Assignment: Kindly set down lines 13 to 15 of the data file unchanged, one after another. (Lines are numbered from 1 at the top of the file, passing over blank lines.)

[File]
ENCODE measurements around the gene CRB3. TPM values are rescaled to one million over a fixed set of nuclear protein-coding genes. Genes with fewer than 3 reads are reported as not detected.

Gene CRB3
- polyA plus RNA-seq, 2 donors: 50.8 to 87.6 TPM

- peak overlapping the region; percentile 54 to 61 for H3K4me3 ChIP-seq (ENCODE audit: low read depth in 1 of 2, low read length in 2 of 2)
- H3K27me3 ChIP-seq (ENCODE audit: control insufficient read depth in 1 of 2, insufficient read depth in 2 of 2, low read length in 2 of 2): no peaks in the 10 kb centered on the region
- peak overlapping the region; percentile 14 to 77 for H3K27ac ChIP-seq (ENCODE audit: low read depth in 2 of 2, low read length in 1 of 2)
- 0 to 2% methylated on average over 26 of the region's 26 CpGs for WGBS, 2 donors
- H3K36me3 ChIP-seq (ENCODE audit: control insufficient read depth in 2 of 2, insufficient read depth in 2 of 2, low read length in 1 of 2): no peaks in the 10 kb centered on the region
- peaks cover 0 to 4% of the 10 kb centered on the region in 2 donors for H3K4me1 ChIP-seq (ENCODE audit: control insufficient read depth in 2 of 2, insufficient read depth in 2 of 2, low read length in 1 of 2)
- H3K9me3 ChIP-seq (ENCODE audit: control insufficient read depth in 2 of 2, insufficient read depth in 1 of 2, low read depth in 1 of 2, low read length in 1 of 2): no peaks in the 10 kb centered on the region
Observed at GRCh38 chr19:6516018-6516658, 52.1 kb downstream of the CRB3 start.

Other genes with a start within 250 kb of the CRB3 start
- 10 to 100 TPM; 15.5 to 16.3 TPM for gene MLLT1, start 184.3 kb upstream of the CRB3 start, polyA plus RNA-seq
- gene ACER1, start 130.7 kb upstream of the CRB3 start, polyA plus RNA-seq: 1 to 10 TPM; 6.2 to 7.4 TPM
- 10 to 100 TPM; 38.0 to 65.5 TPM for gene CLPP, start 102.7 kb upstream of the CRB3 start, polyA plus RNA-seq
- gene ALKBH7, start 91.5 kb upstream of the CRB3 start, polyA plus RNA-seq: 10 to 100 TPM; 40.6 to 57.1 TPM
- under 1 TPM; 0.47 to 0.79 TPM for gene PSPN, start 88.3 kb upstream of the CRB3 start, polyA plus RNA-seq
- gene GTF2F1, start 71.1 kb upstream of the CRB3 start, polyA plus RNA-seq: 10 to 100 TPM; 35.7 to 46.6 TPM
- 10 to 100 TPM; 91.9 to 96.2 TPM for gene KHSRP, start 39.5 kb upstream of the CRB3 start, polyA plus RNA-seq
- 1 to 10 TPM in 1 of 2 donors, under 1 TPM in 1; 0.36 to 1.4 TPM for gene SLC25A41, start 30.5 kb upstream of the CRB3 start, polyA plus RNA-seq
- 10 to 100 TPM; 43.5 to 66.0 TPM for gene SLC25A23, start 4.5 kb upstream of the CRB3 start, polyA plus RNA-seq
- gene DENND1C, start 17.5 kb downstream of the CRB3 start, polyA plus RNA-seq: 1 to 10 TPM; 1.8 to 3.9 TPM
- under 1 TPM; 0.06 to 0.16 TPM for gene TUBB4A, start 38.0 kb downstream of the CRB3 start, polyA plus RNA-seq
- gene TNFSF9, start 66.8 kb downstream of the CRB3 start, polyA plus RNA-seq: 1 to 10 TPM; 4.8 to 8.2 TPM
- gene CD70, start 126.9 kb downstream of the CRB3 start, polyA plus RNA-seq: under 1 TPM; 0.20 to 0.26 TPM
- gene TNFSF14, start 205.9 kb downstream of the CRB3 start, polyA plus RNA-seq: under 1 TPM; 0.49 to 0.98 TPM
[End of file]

- 10 to 100 TPM; 15.5 to 16.3 TPM for gene MLLT1, start 184.3 kb upstream of the CRB3 start, polyA plus RNA-seq
- gene ACER1, start 130.7 kb upstream of the CRB3 start, polyA plus RNA-seq: 1 to 10 TPM; 6.2 to 7.4 TPM
- 10 to 100 TPM; 38.0 to 65.5 TPM for gene CLPP, start 102.7 kb upstream of the CRB3 start, polyA plus RNA-seq